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Legislative Assembly for the ACT: 2003 Week 2 Hansard (5 March) . . Page.. 545 ..

been made or what reasons Actew puts forward for not having progressed the matter.

MS DUNDAS: During the debate, Treasurer, you raised some questions about how much influence the government has, and whether it can request that ActewAGL takes a particular action to ensure that this happens. Have you clarified your own position on whether or not you can ensure that ActewAGL is observing the provisions of the Territory Owned Corporations Act?

MR QUINLAN: I can advise the house that, no, I have not chased them. I probably should have had the relationship defined. As I think I probably would have said at the time-I do not have a detailed memory of the debate-because the previous government actually sold half of Actew, we do not have absolute control. We have a 50 per cent stake in the thing and therefore our control is limited by that much.

Effectively, as I understand it, ActewAGL can say no, and our only option is then to try to break the deal that sold Actew and put it back the way it was, which is an impossibility. To some extent, the deal, as it was presented to this house, was a bit of a joke, but we have to live with it. I am also aware that ActewAGL, as it operates in Canberra, has tried to be a decent corporate citizen. I am sure that I can investigate the matter and see whether it is a practicable thing, and whether they will attempt-

Mr Smyth: He has not asked them.

MR QUINLAN: No, I have not asked them. It is a very valid question but it is not a matter than I have had at the forefront of my mind, I have to say.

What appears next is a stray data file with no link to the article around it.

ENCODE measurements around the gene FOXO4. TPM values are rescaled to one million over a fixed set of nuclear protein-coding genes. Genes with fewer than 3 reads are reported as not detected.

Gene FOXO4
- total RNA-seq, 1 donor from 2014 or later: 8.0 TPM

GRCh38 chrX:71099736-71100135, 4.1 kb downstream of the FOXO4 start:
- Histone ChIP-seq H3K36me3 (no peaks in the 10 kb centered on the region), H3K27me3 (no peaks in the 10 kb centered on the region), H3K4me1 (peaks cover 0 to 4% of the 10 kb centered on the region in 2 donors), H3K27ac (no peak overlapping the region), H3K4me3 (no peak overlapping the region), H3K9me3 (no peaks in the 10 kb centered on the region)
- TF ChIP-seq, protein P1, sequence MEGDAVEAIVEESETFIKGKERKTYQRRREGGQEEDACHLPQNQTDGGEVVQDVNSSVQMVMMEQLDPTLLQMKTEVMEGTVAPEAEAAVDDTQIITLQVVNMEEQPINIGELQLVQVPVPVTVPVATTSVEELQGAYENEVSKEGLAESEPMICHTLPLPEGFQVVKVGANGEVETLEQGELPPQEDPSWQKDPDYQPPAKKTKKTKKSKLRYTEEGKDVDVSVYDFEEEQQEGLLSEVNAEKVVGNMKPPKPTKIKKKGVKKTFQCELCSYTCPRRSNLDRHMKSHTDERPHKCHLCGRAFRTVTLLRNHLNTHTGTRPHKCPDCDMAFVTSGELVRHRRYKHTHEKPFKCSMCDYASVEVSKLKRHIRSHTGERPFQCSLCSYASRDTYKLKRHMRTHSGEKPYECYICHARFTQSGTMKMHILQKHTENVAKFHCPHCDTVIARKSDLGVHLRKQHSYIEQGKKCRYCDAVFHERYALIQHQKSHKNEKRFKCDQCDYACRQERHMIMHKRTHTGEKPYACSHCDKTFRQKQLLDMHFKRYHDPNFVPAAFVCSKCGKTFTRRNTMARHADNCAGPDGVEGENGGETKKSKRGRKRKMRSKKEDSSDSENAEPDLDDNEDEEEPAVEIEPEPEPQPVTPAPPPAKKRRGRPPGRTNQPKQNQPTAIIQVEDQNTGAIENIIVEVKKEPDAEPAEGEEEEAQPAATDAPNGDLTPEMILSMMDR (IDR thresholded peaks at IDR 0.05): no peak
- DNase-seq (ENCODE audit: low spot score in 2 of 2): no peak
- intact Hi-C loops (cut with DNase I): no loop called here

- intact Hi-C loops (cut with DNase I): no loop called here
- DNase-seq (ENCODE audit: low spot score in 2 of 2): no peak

Mr Stanhope: I ask that further questions be placed on the notice paper.

Trees in Nettlefold Street, Belconnen

MR STANHOPE: Yesterday, Ms Tucker asked me about the assessment undertaken of the trees in Nettlefold Street, Belconnen. Ms Tucker asked about apparent discrepancies in separate tree assessments around why one tree assessment referred to an unacceptable risk to public/private safety and the other did not. The quote "unacceptable risk to public/private safety"comes from the words in a standard tree assessment report. It is one of several criteria that can be applied. It is sufficient for just one criterion to be met to recommend the removal of a tree.

Unacceptable risk to public/private safety was not a reason used to recommend the removal of the tree in the tree assessment report of 3 April 2002, but the criterion "it is demonstrated that all reasonable alternative development options and design solutions have been considered to avoid the necessity for tree removal"was applied. That was done on the basis of an understanding that trees 11, 12, 13, 14 and 26 were not covered by the Tree Protection (Interim Scheme) Act 2001.

The tree assessment reports were completed on these trees to reflect the planning control plan of February 2001, which stated that removal would be permitted. Section 5 (b) of that act states that the act does not apply "to the removal of a tree in accordance with a condition of the lease where the tree is located, if the condition was in force immediately before the commencement of this Act."Therefore, in the tree assessment report

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